At Last, Penny Playground Reopens

Suspect Who Damaged Upgraded Chehalis Park Faces Charges


By Emily Fitzgerald

For the first time in over a year, groups of families with children could be seen playing at Penny Playground on Friday.

The chain-linked fencing surrounding the beloved Chehalis playground came down around 11 a.m. on May 14 and children immediately took to the newly-renovated and repaired play equipment to enjoy the sunny spring day.

“The opening of the playground is a tribute to this community and a tribute to the city council, Lewis County and the staff that has worked on it,” said Chehalis City Manager Jill Anderson.

“There’s just so many people to thank in this very important endeavor. Every, every person who has supported this project in any way is a part of this really fantastic park.”

The reopening comes two months after the city began work to repair over $150,000 in damage done to playground equipment, underground infrastructure and sections of turf by a hit-and-run driver in late January. Juan F. Cozar, 23, was officially referred to the Lewis County Prosecutor’s Office on driving under the influence and hit-and-run charges after the Chehalis Police Department received toxicology test results earlier this week.

“It was an unfortunate accident, and while we don’t necessarily want to focus on it, it was a setback for the playground, but it was taken care of as quickly as possible,” said Chehalis Foundation President Jenny Collins. “We were able to get contractors back in to do the work that they needed to do, and it gave us the opportunity to view the playground in a different light.”

In addition to repairing the damage allegedly done in the hit-and-run, workers installed additional safety measures to hopefully protect the park if another driver attempts to drive through it, and installed another shade shelter.

“The additional time was a blessing in disguise,” Anderson said.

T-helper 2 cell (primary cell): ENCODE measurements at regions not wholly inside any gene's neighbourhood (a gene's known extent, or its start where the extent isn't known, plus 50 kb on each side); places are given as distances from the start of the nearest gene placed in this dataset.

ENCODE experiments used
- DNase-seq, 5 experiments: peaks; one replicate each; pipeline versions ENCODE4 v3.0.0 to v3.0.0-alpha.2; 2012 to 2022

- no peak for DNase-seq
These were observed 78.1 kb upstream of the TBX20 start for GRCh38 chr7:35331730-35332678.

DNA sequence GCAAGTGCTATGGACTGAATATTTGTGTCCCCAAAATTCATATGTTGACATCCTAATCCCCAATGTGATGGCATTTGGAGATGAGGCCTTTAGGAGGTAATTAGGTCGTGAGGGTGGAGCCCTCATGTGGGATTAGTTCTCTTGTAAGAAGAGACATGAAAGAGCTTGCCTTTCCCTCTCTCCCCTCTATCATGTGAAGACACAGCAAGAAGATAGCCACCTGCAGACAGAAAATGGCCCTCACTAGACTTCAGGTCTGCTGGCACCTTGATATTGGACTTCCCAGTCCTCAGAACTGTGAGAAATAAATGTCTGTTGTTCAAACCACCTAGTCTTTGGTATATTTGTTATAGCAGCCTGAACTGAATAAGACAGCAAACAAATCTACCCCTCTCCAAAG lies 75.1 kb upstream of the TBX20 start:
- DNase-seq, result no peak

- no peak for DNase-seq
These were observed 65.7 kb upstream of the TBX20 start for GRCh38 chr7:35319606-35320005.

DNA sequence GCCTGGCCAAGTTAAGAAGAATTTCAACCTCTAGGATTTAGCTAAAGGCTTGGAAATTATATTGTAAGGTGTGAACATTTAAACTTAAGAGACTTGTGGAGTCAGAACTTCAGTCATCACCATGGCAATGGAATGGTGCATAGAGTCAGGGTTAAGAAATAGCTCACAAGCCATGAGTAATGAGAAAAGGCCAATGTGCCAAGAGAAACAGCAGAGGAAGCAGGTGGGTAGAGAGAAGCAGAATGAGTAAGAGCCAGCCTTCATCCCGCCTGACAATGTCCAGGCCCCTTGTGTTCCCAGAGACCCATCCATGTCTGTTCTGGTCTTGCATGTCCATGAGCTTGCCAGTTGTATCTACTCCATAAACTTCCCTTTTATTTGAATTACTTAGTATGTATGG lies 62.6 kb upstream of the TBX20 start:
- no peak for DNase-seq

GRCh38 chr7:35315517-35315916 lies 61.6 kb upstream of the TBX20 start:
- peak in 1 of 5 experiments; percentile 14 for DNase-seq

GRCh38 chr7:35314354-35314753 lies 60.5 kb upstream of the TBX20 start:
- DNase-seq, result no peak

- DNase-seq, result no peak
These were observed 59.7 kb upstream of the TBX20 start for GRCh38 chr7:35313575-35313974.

The decision to open Penny Playground to the public on Friday was partially due to the fact that repairs were completed, and partially because COVID-19 concerns “are becoming more manageable as we approach reopening as a state,” said Anderson.

“It is an outdoor activity and it is a very large facility, so hopefully we can maintain social distancing. We are encouraging people to wear masks if they are not vaccinated, wash their hands and continue to take the appropriate precautions.”

Friday was the first chance children had to enjoy the playground with the improvements completed last year, which included installation of turf on the four ballfields, replacement of the roughly 25-year-old Penny Playground equipment, installation of all-weather walkways through the park, and more.

The park was closed due to construction up until early 2021, and then the accident kept the park closed until the damage could be cleaned and repaired.

“Penny Playground has long been a central hub and a place of great joy for Chehalis and area residents,” Collins said. “The history of the park, with the traditions and memories of families who live and visit here have immense value and this place is a blessing to all those who visit here, past, present and well into the future.”

The city of Chehalis hopes to hold an official community reopening celebration later this summer, Anderson said.

“In the meantime,” she said, “we hope everybody can go out … and have some fun at Penny Playground.”



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